Can you imagine the faces of the Harley-Davidson design team when management announced, that they will be launching 100 new high impact models over the next 10 years? That is quite a bold statement, even for Harley-Davidson to make. A journey of a thousand miles starts with the first step, and last year H-D unveiled the Milwaukee Eight engine which was a giant leap for them. This year, Harley-Davidson launched eight new Softail models, and to prove that their new bikes can handle well, they launched them in Spain where twisty roads and beautiful scenery abound.
Ben McGinley, Senior Designer Stylist, described the Milwaukee Eight engine as the crown jewel. This year, their focus was to create a new setting for that jewel. A new frame was created that was lighter, stiffer and less complicated. They even introduced a mono-shock rear suspension while retaining the classic Harley hard-tail look. To hear him speak so passionately about the brand was a revelation. His youthful appearance belied his staggering knowledge about the brand and about what makes Harleys so unique. Asked which model is his favourite, he showed us a photo of a bare Softail. Just frame and engine. His reasoning is: “If the bones are right, the rest follows easily.”
The entire range shares the same basic frame, but two different size swingarms, and different rake angles mean that Harley Davidson could produce eight unique models. Over the two day event we got to ride four of the eight models.
Day one started with the Street Bob and Breakout. To give these bikes a custom look, both bikes are devoid of the traditional chrome dials. Instead, there is a very small LCD panel sitting neatly integrated on the handlebar, called a ‘tech-riser’. It contains a surprising amount of information and is clearly visible, even in direct sunlight.
This bike is small in comparison to the others here and it props you upright with raised handlebars. The ride was comfortable but slightly cramped for my length. I think moving the foot pegs to the forward position would improve the ride comfort.
The Breakout came with a reputation as a bike that was not good at changing direction. This was also a bike that was known to have such terrible lean angles that merely turning the indicator on made bits scrape already. However, the new chassis goes a long way in improving both the cornering and lean-angles. With a 17kg weight saving over its predecessor, it was the most fun to ride, and I was reveling in scraping my boots on the tar.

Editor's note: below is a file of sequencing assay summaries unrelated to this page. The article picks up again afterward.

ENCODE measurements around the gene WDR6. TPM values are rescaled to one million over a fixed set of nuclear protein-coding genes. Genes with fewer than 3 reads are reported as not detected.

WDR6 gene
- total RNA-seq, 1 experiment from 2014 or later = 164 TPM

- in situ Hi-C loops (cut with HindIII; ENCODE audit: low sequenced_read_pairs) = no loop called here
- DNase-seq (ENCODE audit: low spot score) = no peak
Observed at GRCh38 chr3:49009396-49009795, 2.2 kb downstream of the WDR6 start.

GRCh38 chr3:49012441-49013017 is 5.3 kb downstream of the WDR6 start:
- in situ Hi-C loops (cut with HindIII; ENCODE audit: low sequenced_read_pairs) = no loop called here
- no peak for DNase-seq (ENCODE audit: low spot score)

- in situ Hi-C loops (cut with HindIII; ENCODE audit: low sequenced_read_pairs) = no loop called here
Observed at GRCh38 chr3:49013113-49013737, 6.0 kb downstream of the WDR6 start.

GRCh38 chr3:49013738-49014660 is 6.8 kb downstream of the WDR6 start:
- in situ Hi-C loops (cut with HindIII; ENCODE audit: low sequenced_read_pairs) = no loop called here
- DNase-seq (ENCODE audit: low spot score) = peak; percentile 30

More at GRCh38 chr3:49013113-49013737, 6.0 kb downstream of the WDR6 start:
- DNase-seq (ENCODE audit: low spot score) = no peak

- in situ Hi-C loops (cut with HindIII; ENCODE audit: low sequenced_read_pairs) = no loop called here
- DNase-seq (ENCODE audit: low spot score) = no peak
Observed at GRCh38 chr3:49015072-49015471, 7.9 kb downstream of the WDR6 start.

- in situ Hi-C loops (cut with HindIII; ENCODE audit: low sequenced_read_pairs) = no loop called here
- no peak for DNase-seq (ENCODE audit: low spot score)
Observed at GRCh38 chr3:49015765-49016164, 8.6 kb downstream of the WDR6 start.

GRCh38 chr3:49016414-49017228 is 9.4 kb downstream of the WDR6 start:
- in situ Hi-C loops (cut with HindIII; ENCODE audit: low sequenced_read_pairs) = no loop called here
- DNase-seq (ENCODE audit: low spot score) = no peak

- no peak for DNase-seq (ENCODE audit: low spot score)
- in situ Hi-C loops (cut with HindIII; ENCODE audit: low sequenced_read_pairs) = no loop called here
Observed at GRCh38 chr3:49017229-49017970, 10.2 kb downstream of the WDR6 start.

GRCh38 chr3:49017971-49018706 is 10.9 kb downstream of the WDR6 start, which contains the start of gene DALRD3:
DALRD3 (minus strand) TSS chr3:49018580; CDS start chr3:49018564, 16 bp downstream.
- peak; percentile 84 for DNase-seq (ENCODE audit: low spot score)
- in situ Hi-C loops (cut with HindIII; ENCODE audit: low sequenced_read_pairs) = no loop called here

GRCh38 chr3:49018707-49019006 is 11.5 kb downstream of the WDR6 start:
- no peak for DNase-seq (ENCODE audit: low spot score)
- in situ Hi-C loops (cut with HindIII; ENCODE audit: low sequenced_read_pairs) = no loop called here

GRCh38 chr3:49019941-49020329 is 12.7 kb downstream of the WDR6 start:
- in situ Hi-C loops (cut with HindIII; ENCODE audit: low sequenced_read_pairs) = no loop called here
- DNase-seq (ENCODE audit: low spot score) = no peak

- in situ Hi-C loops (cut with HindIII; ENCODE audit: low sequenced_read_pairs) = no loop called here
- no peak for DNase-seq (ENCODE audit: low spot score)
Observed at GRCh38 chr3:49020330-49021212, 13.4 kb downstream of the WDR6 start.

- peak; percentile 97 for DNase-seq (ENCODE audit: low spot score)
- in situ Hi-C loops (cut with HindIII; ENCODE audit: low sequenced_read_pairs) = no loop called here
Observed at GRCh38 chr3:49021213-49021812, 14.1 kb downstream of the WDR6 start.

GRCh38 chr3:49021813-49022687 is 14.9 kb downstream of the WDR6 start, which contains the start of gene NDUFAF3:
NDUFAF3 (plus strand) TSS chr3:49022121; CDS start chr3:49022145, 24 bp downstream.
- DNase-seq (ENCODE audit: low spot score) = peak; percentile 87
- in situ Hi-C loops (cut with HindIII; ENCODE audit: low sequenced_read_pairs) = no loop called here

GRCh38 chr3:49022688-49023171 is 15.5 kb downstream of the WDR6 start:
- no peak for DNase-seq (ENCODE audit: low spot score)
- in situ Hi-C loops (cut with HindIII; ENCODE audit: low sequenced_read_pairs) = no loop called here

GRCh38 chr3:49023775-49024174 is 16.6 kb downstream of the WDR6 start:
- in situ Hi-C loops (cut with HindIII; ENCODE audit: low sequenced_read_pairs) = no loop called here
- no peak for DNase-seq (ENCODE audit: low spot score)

On day two we got to ride the Heritage classic and the one bike that probably everyone here was looking forward to: the Fat Bob.
The Heritage Classic has a plush seat, feet forward and a blacked out screen to round out the classic Harley-Davidson picture. It comes with two beautifully crafted side cases and cruise control. It is obvious that this is a long distance cruiser.
The star of the show was, without doubt, the Fat Bob. Its mental looks had the core Harley-Davidson customers frowning. However, Harley-Davidson set themselves the target of attracting two million new riders to the brand, and the Fat Bob will be leading that charge. The seating position is feet forward, and the handlebars are thick brutes, tapering towards the controls. They remind me of bull horns. I was a bit concerned about the cornering ability of that fat front tyre, but that fear soon vanished once we got to the bends. With the 114 cubic inch engine I was never short of grunt. The pillbox LED headlight looks mean, and this is, hands down, the model that attracted the most attention.
Harley-Davidson made some bold decisions over the last few years, stepping carefully, not to upset their core riders. They interviewed thousands of riders, and they look to be heading in the right direction. I will wait patiently for my invite to the remaining 92 models.
By the time the sun set behind the Spanish mountains, my mind was made up. If I could ride one home, it would have to be the Breakout, with the Fat Bob just losing out by a whisker.
According to South Africa’s Marketing manager, Aidan Johnson, the new models will be arriving at the beginning of November, but orders can already be placed from the 15th of October. Prices might still change, depending on market conditions. – Brian Cheyne